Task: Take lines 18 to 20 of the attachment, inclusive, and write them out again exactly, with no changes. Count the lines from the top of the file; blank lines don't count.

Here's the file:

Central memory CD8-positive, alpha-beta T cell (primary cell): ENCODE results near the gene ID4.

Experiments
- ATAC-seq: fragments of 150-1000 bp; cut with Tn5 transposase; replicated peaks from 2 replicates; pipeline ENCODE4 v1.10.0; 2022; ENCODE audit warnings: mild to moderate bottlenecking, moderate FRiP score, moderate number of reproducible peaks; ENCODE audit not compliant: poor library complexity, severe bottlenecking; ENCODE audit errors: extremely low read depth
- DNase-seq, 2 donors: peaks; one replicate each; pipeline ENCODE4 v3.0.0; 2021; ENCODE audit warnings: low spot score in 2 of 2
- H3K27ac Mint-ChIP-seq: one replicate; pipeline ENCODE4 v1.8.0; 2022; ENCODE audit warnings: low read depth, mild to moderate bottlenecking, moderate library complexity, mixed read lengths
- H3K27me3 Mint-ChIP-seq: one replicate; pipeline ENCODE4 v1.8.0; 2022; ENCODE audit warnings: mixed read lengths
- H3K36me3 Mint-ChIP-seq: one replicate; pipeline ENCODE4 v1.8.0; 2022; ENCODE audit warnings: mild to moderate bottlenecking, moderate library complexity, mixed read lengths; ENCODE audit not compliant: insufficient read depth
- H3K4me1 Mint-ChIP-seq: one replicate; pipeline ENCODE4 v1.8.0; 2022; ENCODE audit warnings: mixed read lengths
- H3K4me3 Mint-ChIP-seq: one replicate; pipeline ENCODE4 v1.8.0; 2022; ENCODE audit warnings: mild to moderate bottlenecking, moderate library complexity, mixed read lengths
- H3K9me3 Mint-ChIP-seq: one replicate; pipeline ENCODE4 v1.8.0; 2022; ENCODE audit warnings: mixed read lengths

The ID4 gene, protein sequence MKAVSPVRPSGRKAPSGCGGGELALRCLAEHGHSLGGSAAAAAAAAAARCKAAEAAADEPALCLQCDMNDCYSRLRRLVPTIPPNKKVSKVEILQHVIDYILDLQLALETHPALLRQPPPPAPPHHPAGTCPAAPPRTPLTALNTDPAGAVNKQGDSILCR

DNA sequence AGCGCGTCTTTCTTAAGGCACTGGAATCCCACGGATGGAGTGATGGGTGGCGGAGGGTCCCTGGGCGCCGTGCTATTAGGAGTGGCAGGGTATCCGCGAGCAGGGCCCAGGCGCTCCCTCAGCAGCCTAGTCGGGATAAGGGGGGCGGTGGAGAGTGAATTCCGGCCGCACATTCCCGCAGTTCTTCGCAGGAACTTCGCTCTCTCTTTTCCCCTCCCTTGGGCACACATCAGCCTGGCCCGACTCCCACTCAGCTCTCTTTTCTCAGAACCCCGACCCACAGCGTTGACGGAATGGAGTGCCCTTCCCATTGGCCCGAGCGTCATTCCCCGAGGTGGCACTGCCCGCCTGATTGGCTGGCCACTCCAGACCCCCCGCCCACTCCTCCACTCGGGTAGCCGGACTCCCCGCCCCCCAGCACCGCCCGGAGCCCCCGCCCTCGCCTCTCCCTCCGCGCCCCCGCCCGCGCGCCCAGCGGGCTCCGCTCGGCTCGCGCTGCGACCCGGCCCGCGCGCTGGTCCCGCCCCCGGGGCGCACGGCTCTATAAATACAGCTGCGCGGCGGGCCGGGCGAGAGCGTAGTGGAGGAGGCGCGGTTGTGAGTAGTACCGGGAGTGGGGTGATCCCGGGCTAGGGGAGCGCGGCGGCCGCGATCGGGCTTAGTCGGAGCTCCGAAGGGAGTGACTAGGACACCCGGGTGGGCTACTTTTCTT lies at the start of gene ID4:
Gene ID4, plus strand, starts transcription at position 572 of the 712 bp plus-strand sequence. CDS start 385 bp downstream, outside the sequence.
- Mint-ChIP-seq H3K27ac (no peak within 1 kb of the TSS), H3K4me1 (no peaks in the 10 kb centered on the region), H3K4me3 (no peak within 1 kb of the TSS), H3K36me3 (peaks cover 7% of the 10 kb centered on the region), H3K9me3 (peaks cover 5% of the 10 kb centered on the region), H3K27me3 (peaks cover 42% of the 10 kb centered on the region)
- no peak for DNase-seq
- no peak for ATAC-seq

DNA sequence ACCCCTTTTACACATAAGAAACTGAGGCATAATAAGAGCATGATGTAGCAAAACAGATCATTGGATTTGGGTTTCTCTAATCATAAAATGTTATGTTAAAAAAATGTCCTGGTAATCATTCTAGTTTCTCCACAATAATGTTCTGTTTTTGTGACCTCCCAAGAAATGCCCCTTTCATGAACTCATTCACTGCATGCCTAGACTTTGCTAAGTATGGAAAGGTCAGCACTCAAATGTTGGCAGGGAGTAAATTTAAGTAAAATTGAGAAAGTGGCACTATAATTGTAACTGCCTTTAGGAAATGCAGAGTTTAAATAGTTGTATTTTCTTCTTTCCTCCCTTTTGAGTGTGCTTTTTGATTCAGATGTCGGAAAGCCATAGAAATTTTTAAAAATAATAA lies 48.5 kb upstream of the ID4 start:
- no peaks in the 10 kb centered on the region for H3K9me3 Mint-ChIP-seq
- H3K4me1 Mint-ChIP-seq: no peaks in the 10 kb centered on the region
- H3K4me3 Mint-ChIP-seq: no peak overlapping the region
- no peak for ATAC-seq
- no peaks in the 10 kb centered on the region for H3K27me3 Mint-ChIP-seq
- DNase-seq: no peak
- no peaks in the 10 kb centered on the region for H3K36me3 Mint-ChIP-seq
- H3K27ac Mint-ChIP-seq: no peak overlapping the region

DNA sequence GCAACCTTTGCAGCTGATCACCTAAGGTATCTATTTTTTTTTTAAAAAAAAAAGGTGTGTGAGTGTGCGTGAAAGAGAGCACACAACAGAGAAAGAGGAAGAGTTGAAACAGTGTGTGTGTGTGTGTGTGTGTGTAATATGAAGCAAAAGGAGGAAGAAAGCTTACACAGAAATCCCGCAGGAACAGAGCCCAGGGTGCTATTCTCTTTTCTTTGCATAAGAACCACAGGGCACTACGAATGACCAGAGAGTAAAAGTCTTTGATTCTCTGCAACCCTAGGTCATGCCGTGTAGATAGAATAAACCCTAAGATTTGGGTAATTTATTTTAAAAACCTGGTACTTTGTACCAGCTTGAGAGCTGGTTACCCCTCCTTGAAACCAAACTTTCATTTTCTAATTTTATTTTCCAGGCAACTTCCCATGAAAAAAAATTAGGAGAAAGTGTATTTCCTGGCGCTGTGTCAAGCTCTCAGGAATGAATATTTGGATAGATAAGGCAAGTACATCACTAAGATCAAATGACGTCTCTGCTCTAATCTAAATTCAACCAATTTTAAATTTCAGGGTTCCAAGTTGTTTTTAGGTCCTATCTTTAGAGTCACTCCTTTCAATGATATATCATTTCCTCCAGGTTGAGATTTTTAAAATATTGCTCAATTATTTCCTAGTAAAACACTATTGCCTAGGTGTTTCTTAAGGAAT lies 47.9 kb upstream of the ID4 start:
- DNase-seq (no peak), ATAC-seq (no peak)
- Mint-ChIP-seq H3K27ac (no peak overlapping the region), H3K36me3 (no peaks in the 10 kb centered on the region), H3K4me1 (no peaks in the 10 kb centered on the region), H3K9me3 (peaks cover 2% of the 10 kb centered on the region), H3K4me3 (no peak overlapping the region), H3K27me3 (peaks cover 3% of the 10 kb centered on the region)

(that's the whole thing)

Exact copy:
- no peaks in the 10 kb centered on the region for H3K9me3 Mint-ChIP-seq
- H3K4me1 Mint-ChIP-seq: no peaks in the 10 kb centered on the region
- H3K4me3 Mint-ChIP-seq: no peak overlapping the region